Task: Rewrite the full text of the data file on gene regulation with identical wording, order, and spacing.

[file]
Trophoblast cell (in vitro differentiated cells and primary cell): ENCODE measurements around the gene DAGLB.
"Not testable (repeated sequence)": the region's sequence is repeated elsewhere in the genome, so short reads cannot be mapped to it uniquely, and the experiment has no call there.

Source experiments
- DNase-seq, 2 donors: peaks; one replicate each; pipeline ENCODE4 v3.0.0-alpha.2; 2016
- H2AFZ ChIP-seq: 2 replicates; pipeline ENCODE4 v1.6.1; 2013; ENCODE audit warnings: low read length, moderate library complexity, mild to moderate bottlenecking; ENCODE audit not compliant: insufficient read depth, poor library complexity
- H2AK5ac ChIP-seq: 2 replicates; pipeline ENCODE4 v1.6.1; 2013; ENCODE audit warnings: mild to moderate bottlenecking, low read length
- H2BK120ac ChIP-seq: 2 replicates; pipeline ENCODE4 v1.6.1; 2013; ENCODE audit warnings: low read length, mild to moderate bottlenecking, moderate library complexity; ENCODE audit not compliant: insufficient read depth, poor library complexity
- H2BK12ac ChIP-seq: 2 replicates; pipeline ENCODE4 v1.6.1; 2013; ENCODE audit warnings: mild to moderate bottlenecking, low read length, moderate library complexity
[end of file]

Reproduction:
Trophoblast cell (in vitro differentiated cells and primary cell): ENCODE measurements around the gene DAGLB.
"Not testable (repeated sequence)": the region's sequence is repeated elsewhere in the genome, so short reads cannot be mapped to it uniquely, and the experiment has no call there.

Source experiments
- DNase-seq, 2 donors: peaks; one replicate each; pipeline ENCODE4 v3.0.0-alpha.2; 2016
- H2AFZ ChIP-seq: 2 replicates; pipeline ENCODE4 v1.6.1; 2013; ENCODE audit warnings: low read length, moderate library complexity, mild to moderate bottlenecking; ENCODE audit not compliant: insufficient read depth, poor library complexity
- H2AK5ac ChIP-seq: 2 replicates; pipeline ENCODE4 v1.6.1; 2013; ENCODE audit warnings: mild to moderate bottlenecking, low read length
- H2BK120ac ChIP-seq: 2 replicates; pipeline ENCODE4 v1.6.1; 2013; ENCODE audit warnings: low read length, mild to moderate bottlenecking, moderate library complexity; ENCODE audit not compliant: insufficient read depth, poor library complexity
- H2BK12ac ChIP-seq: 2 replicates; pipeline ENCODE4 v1.6.1; 2013; ENCODE audit warnings: mild to moderate bottlenecking, low read length, moderate library complexity